Unit Overview

Students solve a mutations mystery to understand the core ideas behind genes and DNA. In The Make, students randomly select a trait from a bag and compete in survival challenges. Through this activity, they discover that mutations can be beneficial, harmful, or neutral. The unit ends with an engineering challenge in which students use CRISPR to genetically modify a gene to solve a medical problem.

  • Lesson 1
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    Solve: Mutations Phenomena + Six-Toed Cat Mystery

    Choose to solve either a live video mystery on how and why organisms are genetically modified or an animated mystery on why a cat has six toes. By the end of The Solve, students will discover that mutations can occur in an individual’s DNA, which can change their traits. (Live Solve: 45-70 minutes; Animated Solve: 80 minutes)

  • Lesson 2
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    Make: Compete in survival challenges to determine whether mutations are helpful, harmful, or neutral

    Students will choose and decipher a genetic code to determine which form of an alien gene they have “inherited” (one “normal” and three mutations). Students will compete in three survival challenges to test different alien genes and determine if the mutations are helpful, harmful, or neutral to the survival of the alien species. Based on the results of these challenges, students will create the “ultimate alien.” (150 mins)

  • Lesson 3
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    Engineer: Use CRISPR, a new gene editing tool, to Engineer a Solution to a Genetic Problem

    Students explore the very exciting frontier of CRISPR, a new gene editing tool used to snip genes and stick new genes in cells to create new traits for the organism. (200 mins)

  • Next Generation Science Standards
    Develop and use a model to describe why structural changes to genes (mutations) located on chromosomes may affect proteins and may result in harmful, beneficial, or neutral effects to the structure and function of the organism. [Clarification Statement: Emphasis is on conceptual understanding that changes in genetic material may result in making different proteins.] [Assessment Boundary: Assessment does not include specific changes at the molecular level, mechanisms for protein synthesis, or specific types of mutations.]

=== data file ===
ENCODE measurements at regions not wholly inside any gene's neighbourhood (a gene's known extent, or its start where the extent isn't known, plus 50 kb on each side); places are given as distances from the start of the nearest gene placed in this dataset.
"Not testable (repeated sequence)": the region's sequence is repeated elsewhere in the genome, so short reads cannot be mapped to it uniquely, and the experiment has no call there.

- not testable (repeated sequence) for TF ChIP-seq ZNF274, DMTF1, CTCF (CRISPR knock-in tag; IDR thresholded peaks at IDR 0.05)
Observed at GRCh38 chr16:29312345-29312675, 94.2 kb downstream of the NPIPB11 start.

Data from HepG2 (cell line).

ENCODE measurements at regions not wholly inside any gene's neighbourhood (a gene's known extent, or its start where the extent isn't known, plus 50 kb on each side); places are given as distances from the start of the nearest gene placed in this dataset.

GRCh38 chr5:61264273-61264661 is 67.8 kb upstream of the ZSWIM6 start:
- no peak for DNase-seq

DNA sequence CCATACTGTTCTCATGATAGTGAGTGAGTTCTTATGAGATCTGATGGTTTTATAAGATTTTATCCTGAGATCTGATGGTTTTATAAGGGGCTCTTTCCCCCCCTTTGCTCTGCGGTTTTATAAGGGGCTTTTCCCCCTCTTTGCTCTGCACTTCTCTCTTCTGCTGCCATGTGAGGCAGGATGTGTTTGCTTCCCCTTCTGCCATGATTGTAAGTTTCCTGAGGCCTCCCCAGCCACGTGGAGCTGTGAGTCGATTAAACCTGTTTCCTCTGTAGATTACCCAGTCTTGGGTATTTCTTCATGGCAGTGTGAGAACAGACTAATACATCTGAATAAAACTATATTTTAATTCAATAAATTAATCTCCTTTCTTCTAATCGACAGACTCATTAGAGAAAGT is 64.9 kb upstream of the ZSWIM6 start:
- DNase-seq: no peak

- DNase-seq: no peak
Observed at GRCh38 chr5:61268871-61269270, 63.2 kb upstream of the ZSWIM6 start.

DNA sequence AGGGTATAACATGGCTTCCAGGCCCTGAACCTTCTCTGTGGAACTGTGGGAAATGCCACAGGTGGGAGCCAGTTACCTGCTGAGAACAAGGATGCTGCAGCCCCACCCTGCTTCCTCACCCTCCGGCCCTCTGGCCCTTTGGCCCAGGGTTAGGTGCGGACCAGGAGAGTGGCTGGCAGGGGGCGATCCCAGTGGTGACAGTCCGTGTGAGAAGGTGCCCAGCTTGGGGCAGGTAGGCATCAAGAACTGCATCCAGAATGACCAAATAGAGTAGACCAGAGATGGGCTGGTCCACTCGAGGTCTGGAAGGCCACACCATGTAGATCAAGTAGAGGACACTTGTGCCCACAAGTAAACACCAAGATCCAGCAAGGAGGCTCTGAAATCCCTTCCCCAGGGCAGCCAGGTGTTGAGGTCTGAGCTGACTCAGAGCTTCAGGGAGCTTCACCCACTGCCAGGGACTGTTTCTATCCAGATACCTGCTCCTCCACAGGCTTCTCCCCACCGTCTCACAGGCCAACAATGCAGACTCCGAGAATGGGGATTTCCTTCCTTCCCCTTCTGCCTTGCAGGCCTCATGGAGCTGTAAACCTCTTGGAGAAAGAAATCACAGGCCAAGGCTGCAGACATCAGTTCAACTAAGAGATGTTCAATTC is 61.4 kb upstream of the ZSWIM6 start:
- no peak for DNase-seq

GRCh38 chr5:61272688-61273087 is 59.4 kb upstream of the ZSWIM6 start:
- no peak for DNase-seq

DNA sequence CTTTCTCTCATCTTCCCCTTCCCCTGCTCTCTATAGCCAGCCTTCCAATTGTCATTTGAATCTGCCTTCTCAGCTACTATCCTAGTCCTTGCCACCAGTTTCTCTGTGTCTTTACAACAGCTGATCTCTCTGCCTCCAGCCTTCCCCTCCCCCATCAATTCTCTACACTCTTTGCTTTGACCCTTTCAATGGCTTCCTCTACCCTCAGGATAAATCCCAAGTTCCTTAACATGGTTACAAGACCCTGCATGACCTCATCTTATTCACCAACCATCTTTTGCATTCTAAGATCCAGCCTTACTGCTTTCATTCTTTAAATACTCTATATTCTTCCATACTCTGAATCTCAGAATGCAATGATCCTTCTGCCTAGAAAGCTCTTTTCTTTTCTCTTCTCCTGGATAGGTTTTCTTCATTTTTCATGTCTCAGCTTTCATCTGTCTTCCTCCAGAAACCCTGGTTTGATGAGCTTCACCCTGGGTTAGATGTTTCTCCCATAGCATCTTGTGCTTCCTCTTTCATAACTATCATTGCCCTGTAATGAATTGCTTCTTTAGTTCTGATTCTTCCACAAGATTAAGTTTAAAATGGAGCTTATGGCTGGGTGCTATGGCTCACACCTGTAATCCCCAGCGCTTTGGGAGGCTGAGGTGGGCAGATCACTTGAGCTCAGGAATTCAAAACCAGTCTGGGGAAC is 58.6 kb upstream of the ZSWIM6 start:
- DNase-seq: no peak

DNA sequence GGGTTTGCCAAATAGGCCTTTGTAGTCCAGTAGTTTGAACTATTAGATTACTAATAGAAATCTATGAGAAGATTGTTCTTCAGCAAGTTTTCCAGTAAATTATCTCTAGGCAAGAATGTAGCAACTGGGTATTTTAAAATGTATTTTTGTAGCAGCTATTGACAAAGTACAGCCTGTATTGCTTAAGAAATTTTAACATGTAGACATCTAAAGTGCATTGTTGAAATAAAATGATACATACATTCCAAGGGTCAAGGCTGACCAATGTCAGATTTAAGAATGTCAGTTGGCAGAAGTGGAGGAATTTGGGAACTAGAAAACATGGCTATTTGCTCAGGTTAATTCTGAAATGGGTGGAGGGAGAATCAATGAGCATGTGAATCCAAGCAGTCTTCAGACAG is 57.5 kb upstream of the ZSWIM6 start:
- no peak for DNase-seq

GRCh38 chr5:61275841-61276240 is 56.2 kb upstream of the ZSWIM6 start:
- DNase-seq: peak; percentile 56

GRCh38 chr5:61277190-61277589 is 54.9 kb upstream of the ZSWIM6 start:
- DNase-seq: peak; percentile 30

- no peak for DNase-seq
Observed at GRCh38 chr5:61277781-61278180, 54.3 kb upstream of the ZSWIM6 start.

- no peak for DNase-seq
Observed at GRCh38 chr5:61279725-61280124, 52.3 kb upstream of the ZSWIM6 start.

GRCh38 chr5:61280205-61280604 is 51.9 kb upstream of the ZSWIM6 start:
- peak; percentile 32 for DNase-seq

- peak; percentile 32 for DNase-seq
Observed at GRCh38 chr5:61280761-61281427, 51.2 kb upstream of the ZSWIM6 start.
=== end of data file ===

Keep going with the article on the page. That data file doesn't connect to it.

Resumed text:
Gather and synthesize information about technologies that have changed the way humans influence the inheritance of desired traits in organisms. [Clarification Statement: Emphasis is on synthesizing information from reliable sources about the influence of humans on genetic outcomes in artificial selection (such as genetic modification, animal husbandry, gene therapy); and, on the impacts these technologies have on society as well as the technologies leading to these scientific discoveries.]
  • Inquiry Scale
    • Each lesson in the unit has an Inquiry Scale that provides directions on how to implement the lesson at the level that works best for you and your students.
    • “Level 1” is the most teacher-driven, and recommended for students in 4th-5th grades. “Level 4” is the most student-driven, and recommended for students in 7th-8th grades.
    • For differentiation within the same grade or class, use different inquiry levels for different groups of students who may require additional support or an extra challenge.
  • Common Misconceptions
    • Students often assume that all mutations are bad. Emphasize to students that mutations can often be beneficial or have no effect at all. A great example is the mutation for sickle cell anemia: if an individual is a carrier of the mutation, they are immune to malaria.
    • The terms DNA, gene and chromosome are often confused. A simple picture can show how coiled DNA creates a chromosome and a gene is a section of DNA that codes for a particular trait.
    • Students often think there is only one gene for every trait. In reality, most traits are due to multiple genes interacting.
    • Students initially think that all mutations that occur will be passed onto offspring. Emphasize that there are normal body cells and sex cells. The mutation can only be passed on if it happens in a sex cell because that is used to make the offspring.
  • Vocabulary
      • Gene
      • Chromosome
      • Trait
      • Mutation
      • DNA
      • Protein
  • Content Expert
    • Mohamed Noor
      Professor of Biology Duke University
  • Leveled Reading

    * To give our users the most comprehensive science resource, Mosa Mack is piloting a partnership with RocketLit, a provider of leveled science articles.

    • We're All Different

      Most of our traits are inherited, or passed down, from our parents. Some of them can be the result of mutations, which is an important of the genetic variation that makes different organisms unique and more likely to survive in a changing environment.

    • Don't Hate on the Trait

      Traits are passed down through genes. Heredity is the study of how these directions are passed down from parents to children.

    • How do Living Things Change?

      How do living things change into all the different organisms around us? In this article, students read an introduction to the idea that genes are responsible for creating proteins. Mutations in genes can change the proteins that are made and this can change the traits of the organism.

    • We're All Different

      Most of our traits are inherited, or passed down, from our parents. Some of them can be the result of mutations, which is an important of the genetic variation that makes different organisms unique and more likely to survive in a changing environment.

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